- Engage and users in the design process (co-design)
- Put the most important information first.
- Use plain language.
- Limit text volume and using images to facilitate learning.
- Use user-friendly interfaces with large fonts and bold colors.
- Integrate with other apps.
- Recruit beta testers with all types of education and learning levels.
- Routinely test the understanding and usability of app content.
Health Data: How useful is it if you can't understand it?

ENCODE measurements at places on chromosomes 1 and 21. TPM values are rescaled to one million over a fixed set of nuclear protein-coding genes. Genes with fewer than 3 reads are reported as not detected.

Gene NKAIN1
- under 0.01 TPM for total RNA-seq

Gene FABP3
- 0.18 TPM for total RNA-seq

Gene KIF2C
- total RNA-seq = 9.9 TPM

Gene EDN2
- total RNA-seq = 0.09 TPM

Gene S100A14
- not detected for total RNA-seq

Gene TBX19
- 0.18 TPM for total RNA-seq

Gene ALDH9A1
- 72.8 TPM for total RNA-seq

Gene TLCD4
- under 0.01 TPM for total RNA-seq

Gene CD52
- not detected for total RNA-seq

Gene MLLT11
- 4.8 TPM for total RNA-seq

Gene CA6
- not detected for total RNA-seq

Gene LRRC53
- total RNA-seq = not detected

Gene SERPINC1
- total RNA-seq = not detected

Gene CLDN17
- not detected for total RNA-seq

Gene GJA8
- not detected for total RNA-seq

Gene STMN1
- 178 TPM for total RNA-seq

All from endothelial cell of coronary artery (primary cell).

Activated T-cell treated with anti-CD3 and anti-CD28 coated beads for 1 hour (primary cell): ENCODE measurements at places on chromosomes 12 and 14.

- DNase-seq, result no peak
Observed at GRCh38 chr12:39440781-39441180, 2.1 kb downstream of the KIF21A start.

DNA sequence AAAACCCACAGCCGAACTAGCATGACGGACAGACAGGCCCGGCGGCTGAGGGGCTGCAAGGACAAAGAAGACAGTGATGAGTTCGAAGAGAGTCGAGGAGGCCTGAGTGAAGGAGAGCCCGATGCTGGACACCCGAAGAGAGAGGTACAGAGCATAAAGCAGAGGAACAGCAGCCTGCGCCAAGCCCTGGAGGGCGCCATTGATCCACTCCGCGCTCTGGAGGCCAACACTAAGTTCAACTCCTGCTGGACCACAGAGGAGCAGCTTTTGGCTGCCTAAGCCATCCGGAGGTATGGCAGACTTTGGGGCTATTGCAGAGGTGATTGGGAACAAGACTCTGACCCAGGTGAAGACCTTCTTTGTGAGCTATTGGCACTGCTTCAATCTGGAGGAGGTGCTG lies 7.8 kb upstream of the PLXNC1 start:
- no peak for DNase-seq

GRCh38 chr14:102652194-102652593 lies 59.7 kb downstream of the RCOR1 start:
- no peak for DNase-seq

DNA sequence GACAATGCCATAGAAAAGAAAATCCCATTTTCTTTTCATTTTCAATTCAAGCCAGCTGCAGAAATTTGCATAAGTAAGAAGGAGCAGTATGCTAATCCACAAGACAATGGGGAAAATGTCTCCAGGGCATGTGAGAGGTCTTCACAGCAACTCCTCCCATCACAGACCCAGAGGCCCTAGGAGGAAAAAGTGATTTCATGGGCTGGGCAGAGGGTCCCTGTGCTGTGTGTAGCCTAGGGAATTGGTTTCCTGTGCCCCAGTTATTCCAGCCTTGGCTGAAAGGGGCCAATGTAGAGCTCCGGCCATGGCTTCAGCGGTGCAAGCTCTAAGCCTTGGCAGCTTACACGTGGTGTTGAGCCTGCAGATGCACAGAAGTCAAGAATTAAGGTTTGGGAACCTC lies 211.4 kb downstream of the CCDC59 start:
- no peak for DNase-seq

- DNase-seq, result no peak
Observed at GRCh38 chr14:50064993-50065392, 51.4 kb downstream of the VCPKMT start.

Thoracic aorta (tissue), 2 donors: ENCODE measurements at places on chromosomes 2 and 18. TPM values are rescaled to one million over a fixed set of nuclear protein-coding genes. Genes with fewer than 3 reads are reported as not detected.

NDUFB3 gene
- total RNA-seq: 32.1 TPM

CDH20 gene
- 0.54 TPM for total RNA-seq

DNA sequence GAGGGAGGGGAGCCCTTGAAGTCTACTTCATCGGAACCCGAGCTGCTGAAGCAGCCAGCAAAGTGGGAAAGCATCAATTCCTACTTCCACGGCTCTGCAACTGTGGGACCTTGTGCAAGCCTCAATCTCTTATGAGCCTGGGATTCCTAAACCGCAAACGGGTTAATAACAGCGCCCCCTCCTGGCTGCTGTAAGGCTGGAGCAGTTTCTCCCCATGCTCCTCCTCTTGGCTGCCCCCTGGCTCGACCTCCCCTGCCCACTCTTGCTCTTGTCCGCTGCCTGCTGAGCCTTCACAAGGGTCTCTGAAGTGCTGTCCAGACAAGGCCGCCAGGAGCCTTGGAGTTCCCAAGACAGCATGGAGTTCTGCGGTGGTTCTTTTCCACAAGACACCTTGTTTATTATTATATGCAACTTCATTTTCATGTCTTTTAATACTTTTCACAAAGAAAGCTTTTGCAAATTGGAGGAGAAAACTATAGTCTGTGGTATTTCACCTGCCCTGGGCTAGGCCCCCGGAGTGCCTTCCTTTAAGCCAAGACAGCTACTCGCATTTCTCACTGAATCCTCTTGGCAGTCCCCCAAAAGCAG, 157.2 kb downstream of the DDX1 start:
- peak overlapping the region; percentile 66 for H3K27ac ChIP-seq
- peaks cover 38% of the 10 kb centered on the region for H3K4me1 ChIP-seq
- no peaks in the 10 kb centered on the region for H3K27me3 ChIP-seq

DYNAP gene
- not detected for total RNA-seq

Are you 'health literate'? Studies show people with the best health know how to use written, verbal and numerical health data to manage their health. According to the National Assessment of Adult Literacy, only 12% of people can do this well, while the remaining 88% have trouble. Before joining One Drop, I spent a decade studying how people with diabetes understand and act on health information, becoming an international expert on the topic with many folks I've published with. Even though we've accumulated lots of evidence on the problem and its consequences, health data continues to be inaccessible and difficult to understand and act on for many people. Both the U.S. Department of Health and Human Services guidelines and Institute of Medicine's Roundtable on Health Literacy and New Technologies white paper list ways to make health information understandable and actionable. The latter includes lists actions app developers should take to learn about their users, organize and simplify content, display it clearly, write actionable content, display content clearly, organize and simplify content, evaluate and revise content to reach and retain the most people, and engage users. Some of the most important things to do are:
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